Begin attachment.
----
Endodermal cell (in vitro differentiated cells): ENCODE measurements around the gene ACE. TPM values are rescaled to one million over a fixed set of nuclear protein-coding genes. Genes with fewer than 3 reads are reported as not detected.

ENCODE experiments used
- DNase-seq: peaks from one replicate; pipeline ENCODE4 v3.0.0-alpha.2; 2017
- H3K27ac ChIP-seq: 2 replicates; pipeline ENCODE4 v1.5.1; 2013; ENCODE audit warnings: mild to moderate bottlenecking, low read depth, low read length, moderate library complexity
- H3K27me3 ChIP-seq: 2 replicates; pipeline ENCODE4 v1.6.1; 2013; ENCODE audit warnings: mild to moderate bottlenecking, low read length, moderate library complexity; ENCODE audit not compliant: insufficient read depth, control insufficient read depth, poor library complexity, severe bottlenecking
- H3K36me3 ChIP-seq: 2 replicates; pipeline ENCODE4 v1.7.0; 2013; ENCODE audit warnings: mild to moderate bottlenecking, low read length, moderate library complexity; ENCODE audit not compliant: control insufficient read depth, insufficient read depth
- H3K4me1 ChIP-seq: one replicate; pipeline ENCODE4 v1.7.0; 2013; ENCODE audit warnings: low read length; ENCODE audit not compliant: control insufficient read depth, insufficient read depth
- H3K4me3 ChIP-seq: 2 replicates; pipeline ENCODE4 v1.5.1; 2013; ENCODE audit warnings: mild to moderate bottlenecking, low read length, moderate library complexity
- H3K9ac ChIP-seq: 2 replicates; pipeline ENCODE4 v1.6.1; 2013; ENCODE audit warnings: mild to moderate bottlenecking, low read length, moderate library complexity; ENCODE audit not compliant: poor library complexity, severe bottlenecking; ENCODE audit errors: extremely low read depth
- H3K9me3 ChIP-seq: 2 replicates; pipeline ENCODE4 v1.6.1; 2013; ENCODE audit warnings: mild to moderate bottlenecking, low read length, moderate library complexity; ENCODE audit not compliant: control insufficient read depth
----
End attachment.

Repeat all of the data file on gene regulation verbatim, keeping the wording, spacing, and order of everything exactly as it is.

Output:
Endodermal cell (in vitro differentiated cells): ENCODE measurements around the gene ACE. TPM values are rescaled to one million over a fixed set of nuclear protein-coding genes. Genes with fewer than 3 reads are reported as not detected.

ENCODE experiments used
- DNase-seq: peaks from one replicate; pipeline ENCODE4 v3.0.0-alpha.2; 2017
- H3K27ac ChIP-seq: 2 replicates; pipeline ENCODE4 v1.5.1; 2013; ENCODE audit warnings: mild to moderate bottlenecking, low read depth, low read length, moderate library complexity
- H3K27me3 ChIP-seq: 2 replicates; pipeline ENCODE4 v1.6.1; 2013; ENCODE audit warnings: mild to moderate bottlenecking, low read length, moderate library complexity; ENCODE audit not compliant: insufficient read depth, control insufficient read depth, poor library complexity, severe bottlenecking
- H3K36me3 ChIP-seq: 2 replicates; pipeline ENCODE4 v1.7.0; 2013; ENCODE audit warnings: mild to moderate bottlenecking, low read length, moderate library complexity; ENCODE audit not compliant: control insufficient read depth, insufficient read depth
- H3K4me1 ChIP-seq: one replicate; pipeline ENCODE4 v1.7.0; 2013; ENCODE audit warnings: low read length; ENCODE audit not compliant: control insufficient read depth, insufficient read depth
- H3K4me3 ChIP-seq: 2 replicates; pipeline ENCODE4 v1.5.1; 2013; ENCODE audit warnings: mild to moderate bottlenecking, low read length, moderate library complexity
- H3K9ac ChIP-seq: 2 replicates; pipeline ENCODE4 v1.6.1; 2013; ENCODE audit warnings: mild to moderate bottlenecking, low read length, moderate library complexity; ENCODE audit not compliant: poor library complexity, severe bottlenecking; ENCODE audit errors: extremely low read depth
- H3K9me3 ChIP-seq: 2 replicates; pipeline ENCODE4 v1.6.1; 2013; ENCODE audit warnings: mild to moderate bottlenecking, low read length, moderate library complexity; ENCODE audit not compliant: control insufficient read depth